The rest is non-brand search. Let’s take row 7 above. I don’t know what these 786 people were searching for exactly, but I’m pretty sure they searched for something related to lead scoring because they landed on our blog post about lead scoring. Same with the 1143 people that found us after searching for something related to lead generation (row 5).
Do you see the big difference between the two kinds of searchers?
Why someone thought it’s a good idea to lump these two segments together as if they’re similar is a mystery to me. But hey, I think there’s a relatively easy fix there, and I’ll get to this soon.
Understanding Direct – it’s not that straightforward
Then there’s a channel called Direct. Google Analytics defines direct traffic as website visits that arrive on your site either by typing your website URL into a browser or through browser bookmarks. And a big chunk of direct traffic is “dark social” (according to this study, nearly 80% of online sharing happens “darkly,” ie. people sharing links in messenger apps, via email, SMS, and other means that lose all tracking).
Basically, when your friendly neighborhood web analytics tool doesn’t detect any particular traffic source, it’s classified as “direct.”
Let’s click on “Direct” in Google Analytics and see how useful that definition is for understanding where leads are coming from.
The second row makes sense. Of my direct traffic, 23% lands on the homepage – people either typing outfunnel.com onto the address bar or receiving the link via Slack or another messenger. And visits like this drive roughly 10% of our free trials from Direct.
Line #1 is less clear. Apparently, 48% of our direct traffic lands on a page that can’t be defined. Some of this can be explained with redirects and other technical reasons, but nearly half of our direct traffic affected sounds fishy.
The remaining rows seem to get a lot less direct traffic, and that kind of makes sense. Mostly, people type short URL-s onto address bars, after all.
But back to my original question of what’s driving leads. Let me sort this table, not by traffic generated but by conversions (free trial signups).
That unexplainable (not set) that drives 48% of our traffic generates 81% of our free trials! And it does so at 0% bounce rate and 7 seconds spent on-page?
Why do I have the feeling that I’m being played and useful conversion data is deliberately obscured? (Maybe because I’m right).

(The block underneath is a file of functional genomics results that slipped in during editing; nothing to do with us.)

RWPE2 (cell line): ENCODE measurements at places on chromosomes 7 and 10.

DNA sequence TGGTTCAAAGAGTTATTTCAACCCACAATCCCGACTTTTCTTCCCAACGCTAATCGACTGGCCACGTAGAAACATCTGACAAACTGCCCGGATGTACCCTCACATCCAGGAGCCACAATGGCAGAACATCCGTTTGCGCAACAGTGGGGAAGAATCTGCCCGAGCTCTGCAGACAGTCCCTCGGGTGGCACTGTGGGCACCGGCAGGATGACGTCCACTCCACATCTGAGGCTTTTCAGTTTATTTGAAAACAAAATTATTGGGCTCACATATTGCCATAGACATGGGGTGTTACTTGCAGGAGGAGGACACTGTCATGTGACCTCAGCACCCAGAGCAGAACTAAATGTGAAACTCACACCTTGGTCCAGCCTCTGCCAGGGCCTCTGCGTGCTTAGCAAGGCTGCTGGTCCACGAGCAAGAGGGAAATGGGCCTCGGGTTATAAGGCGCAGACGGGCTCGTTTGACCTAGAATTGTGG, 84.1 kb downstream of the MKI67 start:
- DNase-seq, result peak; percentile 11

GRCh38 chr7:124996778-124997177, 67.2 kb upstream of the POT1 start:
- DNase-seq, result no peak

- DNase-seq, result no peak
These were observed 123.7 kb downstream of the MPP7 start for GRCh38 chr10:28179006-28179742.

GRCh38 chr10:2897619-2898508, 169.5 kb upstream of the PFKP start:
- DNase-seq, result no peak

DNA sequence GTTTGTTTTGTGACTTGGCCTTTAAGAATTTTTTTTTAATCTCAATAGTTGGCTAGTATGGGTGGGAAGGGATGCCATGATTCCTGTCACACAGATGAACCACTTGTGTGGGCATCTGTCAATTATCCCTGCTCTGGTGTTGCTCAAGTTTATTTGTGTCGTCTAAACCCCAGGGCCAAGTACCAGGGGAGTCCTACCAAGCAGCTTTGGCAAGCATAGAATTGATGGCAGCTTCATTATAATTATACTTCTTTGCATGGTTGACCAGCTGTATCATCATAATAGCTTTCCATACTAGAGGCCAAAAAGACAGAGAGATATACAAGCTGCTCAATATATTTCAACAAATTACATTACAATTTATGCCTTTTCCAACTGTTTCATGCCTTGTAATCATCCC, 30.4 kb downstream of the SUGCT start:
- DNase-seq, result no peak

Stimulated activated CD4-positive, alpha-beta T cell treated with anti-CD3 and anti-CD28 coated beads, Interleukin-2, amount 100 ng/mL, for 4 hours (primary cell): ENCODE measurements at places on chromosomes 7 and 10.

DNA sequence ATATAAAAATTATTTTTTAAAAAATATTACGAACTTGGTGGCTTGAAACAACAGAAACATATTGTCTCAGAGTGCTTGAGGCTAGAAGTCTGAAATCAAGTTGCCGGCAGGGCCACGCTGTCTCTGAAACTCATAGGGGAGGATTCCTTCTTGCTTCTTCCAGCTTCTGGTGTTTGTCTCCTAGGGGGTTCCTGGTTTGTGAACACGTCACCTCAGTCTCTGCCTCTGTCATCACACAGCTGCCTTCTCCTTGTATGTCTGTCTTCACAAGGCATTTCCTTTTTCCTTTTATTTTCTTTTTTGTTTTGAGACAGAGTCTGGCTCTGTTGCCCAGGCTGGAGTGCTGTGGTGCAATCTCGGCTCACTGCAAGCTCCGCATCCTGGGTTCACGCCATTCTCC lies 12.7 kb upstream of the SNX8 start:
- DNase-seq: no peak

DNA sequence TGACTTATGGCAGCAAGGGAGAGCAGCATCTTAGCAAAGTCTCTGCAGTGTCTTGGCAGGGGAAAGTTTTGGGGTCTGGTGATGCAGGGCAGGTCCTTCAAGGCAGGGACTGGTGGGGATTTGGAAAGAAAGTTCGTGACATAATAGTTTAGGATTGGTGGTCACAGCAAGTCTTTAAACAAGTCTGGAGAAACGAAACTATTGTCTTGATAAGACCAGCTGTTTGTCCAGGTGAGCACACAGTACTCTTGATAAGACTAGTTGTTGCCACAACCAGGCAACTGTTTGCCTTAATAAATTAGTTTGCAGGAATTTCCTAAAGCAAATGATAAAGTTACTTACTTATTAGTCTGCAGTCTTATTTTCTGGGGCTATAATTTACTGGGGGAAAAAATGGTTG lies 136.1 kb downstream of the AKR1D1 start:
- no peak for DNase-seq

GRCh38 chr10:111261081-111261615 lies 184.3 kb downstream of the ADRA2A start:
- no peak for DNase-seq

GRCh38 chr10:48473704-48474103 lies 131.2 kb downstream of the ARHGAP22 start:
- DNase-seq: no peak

But enough of complaining about Google. Let’s talk about solutions instead.
Solution 1. Capture traffic source, UTM code, and landing page data at the time a lead is generated
So hopefully, by now, you’ve understood that Google Analytics is not the ideal tool for tracking b2b leads and conversions. And the bad news is that no tool is ideal.
You’ll probably want to be agnostic to specific tools and capture traffic sources in your own system when a lead is created.
At Outfunnel, we consider trial signups as leads, so we’ve developed a basic tracker that captures the following information for all new records that we store in our user database:
- Referring site, eg. https://www.copper.com/resources/revenue-marketing-report-2021
- Landing page, eg. https://outfunnel.com/hubspot-calendly-integration/
- Any UTM tags, eg. ?utm_source=Pipedrive&utm_medium=marketplace
Not all new leads have UTM tags, of course, and sometimes there’s no referring site (eg. for leads that were generated from “dark social”). But we’ll aim to capture as much as possible. (Should we open-source our source tracker? Let me know in the comments).
For most people in b2b marketing, CRM is the main database, and online leads are often generated as form submissions (using Typeform, Gravity Forms, Calendly, Hubspot Forms, and the like).
Strangely, capturing traffic sources, landing pages, and UTM codes is not a built-in feature for many web form and lead generation tools.
One thing we at Outfunnel are doing to simplify capturing critical lead source data is automatically capturing referrer, landing page, and tracking code data and syncing this into your CRM at the time a new lead is created.
Solution 2. Tighten up definitions for the impractical “Organic” and “Direct” lead sources
Above I covered how the standard definition for organic search is not useful because it combines non-brand search (leads clearly attributable to content marketing and SEO efforts) and brand search (leads that can’t be attributed to any particular team or activity).
Also, some of the Direct traffic is directly attributable to content marketing.
Let’s say someone types Outfunnel.com onto the address bar and submits a lead form. This is counted as Direct.
And let’s say someone receives a blog post about revenue marketing via Slack from a colleague and submits a lead form. This is also attributed to Direct.
I’d say the first one is almost indistinguishable from googling “outfunnel” and clicking on the first result (that would be considered Organic), and the second visit can be attributed to content marketing with relatively high confidence.
At Outfunnel, we’re using a combination of referrer, landing page, and UTM tags to define a pragmatic source for each visit.
Once the traffic source capturing is done at the time of signup and Organic and Direct have been re-classified to be more pragmatic and manageable, we’ll see a clean view like this as a result.
I could keep track of marketplaces, referral, and cpc channels, using standard analytics tool lead source definitions. But only by capturing source and landing page data at the time of lead form submissions, at by re-classifying leads between direct and content channels am I able to properly understand how well our content marketing and direct channels are really doing.
PS. We’re currently building more functionality into Outfunnel that lets you capture lead sources and understand what’s working in marketing (and what’s not). As part of this, I’m offering mini-consulting sessions for free in exchange for insights and feedback. If this sounds relevant to you, and you’re using Hubspot, Pipedrive, Copper, or Salesforce as your CRM, please get in touch.